sudo systemctl daemon-reload && sudo systemctl start grafana-server
At this point, your Grafana service should be up and running. You can check this by running:
sudo systemctl status grafana-server
You should see an output that tells you the current status of the server.
Configuring Your Firewall
Now that you have Grafana up and running, it’s time to configure your firewall.
A firewall is a software or hardware-based network security system that controls the incoming and outgoing network traffic based on predetermined security rules.
The most basic firewall configuration works by blocking all incoming traffic and allowing outgoing traffic, an approach known as a deny-all, allow-by-exception policy. A firewall includes rules that specify which incoming network packets are permitted to reach the computer’s operating system—and thus which outgoing connections are allowed through the firewall.
On Ubuntu, ufw provides a command-line interface to configure your firewall and is installed by default.
So if you put Grafana behind a firewall, you will have to open port 3000. Ports are essentially virtual tunnels between your server and other servers or clients that are used to transfer data back and forth. Each port is associated with a number.
Grafana uses port 3000 to send and receive data by default, so make sure that your server has that port open. If it doesn’t, even if you have Grafana installed properly, you will not be able to use it. You will have trouble loading and using the Grafana dashboard to
Let’s open up port 3000 in our firewall to make sure that we can get into Grafana after finishing the installation.
sudo ufw allow 3000/tcp
Now check the status of your firewall to make sure that the ufw command works and port 3000 is open.
sudo ufw status
You should see something like this.
Accessing Grafana Dashboard
Now that your firewall is configured, you can access the Grafana dashboard by going to your server’s IP address on port 3000. Your IP address might be different from what is listed in this guide, so make sure to substitute that in the commands below.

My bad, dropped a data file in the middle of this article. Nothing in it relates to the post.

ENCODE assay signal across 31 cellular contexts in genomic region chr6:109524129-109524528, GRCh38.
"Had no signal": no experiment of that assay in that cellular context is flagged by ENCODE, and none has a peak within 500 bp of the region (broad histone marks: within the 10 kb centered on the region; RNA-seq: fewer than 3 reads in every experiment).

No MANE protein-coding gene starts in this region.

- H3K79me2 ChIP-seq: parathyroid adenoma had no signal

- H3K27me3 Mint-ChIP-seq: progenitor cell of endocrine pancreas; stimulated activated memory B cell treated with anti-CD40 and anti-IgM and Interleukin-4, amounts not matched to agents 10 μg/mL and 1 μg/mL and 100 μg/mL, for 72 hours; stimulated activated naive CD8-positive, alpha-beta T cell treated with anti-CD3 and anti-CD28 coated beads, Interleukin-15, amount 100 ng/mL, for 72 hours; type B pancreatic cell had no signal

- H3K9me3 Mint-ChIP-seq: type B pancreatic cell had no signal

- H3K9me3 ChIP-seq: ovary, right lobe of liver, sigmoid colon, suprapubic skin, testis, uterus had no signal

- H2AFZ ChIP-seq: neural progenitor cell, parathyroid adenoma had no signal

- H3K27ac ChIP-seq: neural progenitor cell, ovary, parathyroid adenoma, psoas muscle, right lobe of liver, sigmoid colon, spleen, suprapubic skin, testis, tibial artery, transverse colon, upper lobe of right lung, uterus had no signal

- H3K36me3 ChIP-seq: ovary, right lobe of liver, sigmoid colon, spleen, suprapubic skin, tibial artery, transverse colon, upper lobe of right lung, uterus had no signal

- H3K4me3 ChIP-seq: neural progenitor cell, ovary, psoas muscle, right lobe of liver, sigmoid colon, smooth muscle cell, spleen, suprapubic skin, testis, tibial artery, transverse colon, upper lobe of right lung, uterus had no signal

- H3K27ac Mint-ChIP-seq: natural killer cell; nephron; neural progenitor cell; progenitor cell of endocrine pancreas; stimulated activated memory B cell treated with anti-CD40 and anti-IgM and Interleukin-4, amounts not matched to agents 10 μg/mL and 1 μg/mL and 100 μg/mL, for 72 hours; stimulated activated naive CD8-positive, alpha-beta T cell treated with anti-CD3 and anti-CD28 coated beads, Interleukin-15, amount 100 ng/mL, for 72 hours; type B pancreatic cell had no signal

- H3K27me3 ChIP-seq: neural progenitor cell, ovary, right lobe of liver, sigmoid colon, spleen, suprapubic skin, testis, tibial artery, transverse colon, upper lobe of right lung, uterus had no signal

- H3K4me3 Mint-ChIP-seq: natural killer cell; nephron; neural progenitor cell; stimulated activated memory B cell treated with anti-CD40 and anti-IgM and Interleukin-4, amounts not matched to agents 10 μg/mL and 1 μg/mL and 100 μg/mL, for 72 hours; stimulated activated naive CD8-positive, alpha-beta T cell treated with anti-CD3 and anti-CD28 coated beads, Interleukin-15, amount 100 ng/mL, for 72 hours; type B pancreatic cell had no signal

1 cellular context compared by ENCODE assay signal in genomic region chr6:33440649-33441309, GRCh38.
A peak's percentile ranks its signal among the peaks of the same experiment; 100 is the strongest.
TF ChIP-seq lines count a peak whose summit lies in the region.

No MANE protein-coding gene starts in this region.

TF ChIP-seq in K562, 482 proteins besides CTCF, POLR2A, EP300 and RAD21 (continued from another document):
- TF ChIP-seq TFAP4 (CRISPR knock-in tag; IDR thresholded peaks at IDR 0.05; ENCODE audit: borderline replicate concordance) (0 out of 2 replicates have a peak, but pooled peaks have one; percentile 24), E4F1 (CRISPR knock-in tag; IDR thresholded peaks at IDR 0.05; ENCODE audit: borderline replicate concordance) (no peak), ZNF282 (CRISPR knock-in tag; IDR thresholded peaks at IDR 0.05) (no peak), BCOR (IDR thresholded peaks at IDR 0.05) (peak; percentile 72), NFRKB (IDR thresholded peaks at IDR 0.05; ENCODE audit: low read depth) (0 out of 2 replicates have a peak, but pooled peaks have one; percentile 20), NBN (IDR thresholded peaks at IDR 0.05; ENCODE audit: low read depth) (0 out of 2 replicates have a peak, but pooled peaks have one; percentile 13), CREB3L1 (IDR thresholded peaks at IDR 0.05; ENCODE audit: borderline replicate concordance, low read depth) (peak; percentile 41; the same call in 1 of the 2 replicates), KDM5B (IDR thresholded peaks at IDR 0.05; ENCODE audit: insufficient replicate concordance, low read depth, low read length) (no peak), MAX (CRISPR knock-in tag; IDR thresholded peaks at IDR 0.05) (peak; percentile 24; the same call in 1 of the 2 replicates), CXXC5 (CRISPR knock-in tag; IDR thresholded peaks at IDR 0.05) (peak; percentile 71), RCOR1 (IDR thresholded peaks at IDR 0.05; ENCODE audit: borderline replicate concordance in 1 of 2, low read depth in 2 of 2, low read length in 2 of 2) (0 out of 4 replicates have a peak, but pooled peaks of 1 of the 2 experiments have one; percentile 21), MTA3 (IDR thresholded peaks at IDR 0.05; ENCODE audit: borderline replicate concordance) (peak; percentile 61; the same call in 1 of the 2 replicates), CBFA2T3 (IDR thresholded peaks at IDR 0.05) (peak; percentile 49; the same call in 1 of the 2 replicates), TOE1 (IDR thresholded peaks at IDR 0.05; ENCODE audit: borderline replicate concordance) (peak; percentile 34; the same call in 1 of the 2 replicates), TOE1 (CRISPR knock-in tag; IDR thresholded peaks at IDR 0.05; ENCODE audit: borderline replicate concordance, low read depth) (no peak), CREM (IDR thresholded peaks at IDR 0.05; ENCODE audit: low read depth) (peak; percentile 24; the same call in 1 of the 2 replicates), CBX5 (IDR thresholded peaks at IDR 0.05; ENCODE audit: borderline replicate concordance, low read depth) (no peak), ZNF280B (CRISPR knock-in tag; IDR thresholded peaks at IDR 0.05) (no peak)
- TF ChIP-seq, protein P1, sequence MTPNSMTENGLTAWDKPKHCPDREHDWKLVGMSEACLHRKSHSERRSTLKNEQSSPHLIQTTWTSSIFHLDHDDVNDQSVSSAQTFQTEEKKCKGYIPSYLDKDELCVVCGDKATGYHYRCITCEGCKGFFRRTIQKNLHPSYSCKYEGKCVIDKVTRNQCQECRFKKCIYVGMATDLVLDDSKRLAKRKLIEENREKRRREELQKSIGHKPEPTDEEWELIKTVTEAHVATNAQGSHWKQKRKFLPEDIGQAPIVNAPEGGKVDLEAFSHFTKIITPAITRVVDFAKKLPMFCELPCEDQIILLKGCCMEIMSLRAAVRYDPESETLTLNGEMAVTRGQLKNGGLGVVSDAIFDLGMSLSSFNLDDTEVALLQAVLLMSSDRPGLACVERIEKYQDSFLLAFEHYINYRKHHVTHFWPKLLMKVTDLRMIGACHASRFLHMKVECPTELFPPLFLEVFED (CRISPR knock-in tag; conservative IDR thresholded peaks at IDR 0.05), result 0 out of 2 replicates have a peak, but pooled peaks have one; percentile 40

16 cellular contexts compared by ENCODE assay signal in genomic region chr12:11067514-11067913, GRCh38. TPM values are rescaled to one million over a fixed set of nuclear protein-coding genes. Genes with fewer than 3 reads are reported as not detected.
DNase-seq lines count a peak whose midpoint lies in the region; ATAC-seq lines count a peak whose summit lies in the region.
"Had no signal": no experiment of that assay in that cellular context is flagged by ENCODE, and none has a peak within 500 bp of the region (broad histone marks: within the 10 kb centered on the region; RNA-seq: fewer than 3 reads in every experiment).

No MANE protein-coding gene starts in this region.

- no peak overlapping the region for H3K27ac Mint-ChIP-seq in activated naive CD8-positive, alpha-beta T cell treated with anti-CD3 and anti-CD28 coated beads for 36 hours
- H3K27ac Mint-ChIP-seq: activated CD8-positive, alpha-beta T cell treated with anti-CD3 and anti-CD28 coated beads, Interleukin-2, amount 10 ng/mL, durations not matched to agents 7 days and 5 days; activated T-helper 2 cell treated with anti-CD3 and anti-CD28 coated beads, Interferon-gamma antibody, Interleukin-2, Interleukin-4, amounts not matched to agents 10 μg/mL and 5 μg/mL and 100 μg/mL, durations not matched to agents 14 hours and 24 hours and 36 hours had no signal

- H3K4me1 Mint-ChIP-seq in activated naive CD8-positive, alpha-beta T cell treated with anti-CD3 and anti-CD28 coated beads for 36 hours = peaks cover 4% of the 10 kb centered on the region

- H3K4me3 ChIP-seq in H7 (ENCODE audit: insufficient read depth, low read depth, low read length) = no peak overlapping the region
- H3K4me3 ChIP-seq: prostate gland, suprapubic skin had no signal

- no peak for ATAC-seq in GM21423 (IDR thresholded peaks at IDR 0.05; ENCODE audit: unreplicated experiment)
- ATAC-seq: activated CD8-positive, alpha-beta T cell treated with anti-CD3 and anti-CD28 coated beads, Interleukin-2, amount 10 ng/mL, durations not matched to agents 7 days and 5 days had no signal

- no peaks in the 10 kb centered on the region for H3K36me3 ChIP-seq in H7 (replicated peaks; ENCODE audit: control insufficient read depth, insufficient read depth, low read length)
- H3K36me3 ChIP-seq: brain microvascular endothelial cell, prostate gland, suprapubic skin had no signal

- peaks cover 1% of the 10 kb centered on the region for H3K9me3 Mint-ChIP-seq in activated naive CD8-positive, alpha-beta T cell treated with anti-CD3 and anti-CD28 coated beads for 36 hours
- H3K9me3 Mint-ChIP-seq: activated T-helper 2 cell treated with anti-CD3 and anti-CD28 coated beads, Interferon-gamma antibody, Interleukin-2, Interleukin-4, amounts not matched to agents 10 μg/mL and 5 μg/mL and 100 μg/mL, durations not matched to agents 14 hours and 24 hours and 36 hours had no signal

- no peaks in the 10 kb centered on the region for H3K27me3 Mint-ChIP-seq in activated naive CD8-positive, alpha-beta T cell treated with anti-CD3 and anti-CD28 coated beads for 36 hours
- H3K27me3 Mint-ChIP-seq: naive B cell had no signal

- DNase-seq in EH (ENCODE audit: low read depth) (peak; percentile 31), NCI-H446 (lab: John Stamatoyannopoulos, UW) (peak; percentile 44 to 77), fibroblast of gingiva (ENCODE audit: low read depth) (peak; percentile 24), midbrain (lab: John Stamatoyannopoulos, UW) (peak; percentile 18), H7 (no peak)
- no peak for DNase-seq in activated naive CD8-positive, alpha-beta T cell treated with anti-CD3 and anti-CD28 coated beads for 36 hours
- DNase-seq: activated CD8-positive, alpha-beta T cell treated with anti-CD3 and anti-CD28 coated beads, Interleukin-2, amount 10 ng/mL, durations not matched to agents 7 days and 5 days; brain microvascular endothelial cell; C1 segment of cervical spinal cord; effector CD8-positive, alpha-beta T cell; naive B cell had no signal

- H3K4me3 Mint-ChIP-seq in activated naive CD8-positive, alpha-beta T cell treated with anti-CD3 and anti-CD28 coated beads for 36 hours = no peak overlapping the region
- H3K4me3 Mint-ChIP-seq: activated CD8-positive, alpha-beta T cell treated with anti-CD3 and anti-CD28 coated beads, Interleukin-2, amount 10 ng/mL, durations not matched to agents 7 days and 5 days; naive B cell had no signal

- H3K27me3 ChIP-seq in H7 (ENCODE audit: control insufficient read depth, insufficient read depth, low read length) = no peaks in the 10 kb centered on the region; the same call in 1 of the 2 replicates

In your web browser, go to http://your_server_ip:3000. Where your_server_ip is the IP address of your Ubuntu server. This will bring up the default Grafana login screen where you can enter your username and password.
As this is the first time you installed Grafana. You will be using the default Grafana credentials, which is a Username of admin and Password of admin. Click on Log in.
On the next screen, there is an option for changing the password. To change the admin password, provide your new password in the input boxes provided. Remember, this is an important step! You should create a strong password, and if you are using this guide as part of a production system it may be smart to change the password periodically. Click on Submit.
Now that you’ve configured your Grafana instance, let’s take a look at some of the great dashboards that are already built-in.
In this tutorial, we showed you how to install Grafana on an Ubuntu 20.04 server, but this will work with other Linux distributions as long as the prerequisite software is available. You will need to make sure that you have a data source configured before you can use Grafana. But, other than that it’s all smooth sailing from here on out!
Now, go forth and create some awesome dashboards. You may also want to check the Grafana documentation for more information about how to configure your data sources or about other Grafana features.